By the end of today’s session, in a window-less room full of snacks and hacks, we’ll have a mock tournament bracket.
If history is an accurate indicator, the room will grow most tense when the final spot or spots are debated.
Once shown how the bracketing process works, we will be armed to debunk myths, assured David Worlock of the NCAA.
For example, he said if a UCLA-Pittsburgh match-up happens at some point in the tournament, it won’t be because the bracket was rigged for the drama of control-freak (my words, not his) UCLA coach Ben Howland facing his former school.
“CBS does not have any input,” Worlock said. “TNT doesn’t have a say. It just doesn’t happen that way.”
They aren’t in the room.
For one more day, if only in fantasy land, I will have more power than TV networks. I’m in the room, encouraged to speak up. They’re on the outside, eating ice cream.
Indianapolis — In this room without windows in the NCAA offices we have taken a first crack at the top three seed lines.
No. 1 seeds: Indiana, Miami, Duke and Florida. No. 2 seeds: Michigan State, Michigan, Arizona (shockingly) and Gonzaga. No. 3 seeds: Syracuse, Butler, Kansas and Louisville.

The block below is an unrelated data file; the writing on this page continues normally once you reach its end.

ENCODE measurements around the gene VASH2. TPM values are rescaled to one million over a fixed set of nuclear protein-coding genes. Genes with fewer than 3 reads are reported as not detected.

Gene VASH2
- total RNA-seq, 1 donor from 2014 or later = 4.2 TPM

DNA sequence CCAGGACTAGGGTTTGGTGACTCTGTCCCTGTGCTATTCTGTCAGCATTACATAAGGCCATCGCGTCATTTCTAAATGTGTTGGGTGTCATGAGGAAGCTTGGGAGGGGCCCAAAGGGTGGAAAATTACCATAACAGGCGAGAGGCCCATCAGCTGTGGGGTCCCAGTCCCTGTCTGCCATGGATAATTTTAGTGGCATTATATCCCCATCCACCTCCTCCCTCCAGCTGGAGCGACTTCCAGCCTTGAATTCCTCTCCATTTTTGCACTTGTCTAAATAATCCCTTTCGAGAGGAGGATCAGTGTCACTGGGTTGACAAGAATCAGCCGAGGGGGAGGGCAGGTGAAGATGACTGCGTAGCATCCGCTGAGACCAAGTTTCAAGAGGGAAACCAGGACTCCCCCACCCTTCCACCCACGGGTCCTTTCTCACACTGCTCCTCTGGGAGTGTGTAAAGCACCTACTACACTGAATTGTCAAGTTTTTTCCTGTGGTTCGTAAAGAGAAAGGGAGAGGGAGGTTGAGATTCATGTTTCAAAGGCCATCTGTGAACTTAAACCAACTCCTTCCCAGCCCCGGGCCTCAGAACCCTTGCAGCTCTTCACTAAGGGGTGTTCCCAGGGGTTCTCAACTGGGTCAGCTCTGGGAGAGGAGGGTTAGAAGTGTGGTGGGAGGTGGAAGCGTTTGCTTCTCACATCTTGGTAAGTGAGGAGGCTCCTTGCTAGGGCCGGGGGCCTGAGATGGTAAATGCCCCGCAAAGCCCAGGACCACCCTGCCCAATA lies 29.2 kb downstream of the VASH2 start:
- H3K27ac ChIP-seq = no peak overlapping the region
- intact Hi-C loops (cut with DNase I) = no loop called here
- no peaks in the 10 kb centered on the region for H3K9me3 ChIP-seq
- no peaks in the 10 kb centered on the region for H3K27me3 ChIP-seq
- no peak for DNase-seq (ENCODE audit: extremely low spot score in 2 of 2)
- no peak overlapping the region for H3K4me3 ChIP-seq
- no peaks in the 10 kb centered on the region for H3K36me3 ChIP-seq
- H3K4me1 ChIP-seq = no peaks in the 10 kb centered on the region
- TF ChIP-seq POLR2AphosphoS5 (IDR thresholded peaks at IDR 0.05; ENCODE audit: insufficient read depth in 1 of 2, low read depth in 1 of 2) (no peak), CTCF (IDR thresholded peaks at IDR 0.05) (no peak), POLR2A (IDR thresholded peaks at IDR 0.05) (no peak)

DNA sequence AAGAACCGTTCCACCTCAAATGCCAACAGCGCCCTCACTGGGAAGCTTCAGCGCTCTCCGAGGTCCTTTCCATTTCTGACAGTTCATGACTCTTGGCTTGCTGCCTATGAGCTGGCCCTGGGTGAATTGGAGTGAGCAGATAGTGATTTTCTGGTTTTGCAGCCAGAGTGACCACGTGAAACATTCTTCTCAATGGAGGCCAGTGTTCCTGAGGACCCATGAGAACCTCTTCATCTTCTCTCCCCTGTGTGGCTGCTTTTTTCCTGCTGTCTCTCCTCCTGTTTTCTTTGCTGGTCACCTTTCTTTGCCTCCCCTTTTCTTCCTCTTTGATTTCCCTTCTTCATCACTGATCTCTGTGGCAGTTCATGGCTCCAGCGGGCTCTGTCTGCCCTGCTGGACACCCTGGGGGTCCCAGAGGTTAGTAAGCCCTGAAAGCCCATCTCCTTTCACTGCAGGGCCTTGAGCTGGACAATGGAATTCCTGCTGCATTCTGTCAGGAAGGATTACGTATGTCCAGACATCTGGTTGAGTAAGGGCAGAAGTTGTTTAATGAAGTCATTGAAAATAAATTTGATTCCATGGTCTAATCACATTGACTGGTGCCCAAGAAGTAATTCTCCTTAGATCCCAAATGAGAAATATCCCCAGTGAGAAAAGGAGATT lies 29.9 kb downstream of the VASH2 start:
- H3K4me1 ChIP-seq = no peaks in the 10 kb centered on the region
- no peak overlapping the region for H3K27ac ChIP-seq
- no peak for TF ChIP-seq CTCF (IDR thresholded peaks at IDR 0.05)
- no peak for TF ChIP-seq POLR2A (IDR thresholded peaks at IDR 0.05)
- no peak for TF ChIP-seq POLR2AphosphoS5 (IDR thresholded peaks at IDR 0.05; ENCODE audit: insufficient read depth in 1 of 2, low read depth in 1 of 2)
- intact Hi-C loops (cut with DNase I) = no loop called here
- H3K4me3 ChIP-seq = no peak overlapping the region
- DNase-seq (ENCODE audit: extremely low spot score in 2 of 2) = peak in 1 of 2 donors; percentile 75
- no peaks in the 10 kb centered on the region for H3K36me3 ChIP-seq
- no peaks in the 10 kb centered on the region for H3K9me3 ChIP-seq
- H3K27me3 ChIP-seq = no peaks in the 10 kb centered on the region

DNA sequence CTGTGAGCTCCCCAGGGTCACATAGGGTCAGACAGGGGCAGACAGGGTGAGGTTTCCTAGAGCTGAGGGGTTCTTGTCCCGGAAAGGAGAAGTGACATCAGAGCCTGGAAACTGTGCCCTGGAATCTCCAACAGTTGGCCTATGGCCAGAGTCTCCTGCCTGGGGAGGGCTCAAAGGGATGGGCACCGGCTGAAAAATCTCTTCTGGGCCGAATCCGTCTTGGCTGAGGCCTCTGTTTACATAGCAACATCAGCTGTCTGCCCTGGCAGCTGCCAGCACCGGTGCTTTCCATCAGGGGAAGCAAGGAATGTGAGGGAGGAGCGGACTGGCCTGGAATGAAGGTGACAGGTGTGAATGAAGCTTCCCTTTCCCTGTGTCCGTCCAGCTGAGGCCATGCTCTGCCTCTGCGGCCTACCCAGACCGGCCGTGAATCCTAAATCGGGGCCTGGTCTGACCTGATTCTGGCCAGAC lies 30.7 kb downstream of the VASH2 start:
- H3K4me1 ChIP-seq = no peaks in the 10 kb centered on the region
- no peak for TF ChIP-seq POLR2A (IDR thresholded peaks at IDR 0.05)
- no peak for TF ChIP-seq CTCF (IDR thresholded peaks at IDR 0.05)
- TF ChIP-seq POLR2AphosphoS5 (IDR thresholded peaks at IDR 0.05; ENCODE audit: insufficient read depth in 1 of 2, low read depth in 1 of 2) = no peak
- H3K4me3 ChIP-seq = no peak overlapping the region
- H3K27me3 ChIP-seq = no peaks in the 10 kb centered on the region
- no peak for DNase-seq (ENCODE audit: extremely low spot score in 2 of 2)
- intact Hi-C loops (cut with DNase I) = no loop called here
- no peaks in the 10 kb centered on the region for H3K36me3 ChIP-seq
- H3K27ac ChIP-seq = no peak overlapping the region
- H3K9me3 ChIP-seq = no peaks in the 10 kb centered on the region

Now the mock committee breaks for dinner for 35 minutes. (You mean those Reese's bars weren't supposed to be dinner? Uh-oh.)
Interestingly, conference affiliation is not allowed to be mentioned when discussing teams. For example, you can say Gonzaga defeated Oklahoma by 15, Kansas State by 16, Baylor by 7 and Oklahoma State by 1, but pointing out that the Zags are 4-0 against the Big 12 is forbidden.
A tweaking of the seeds could be necessary based on various rules, such as the one that prohibits conference foes from facing each other too early in the tournament.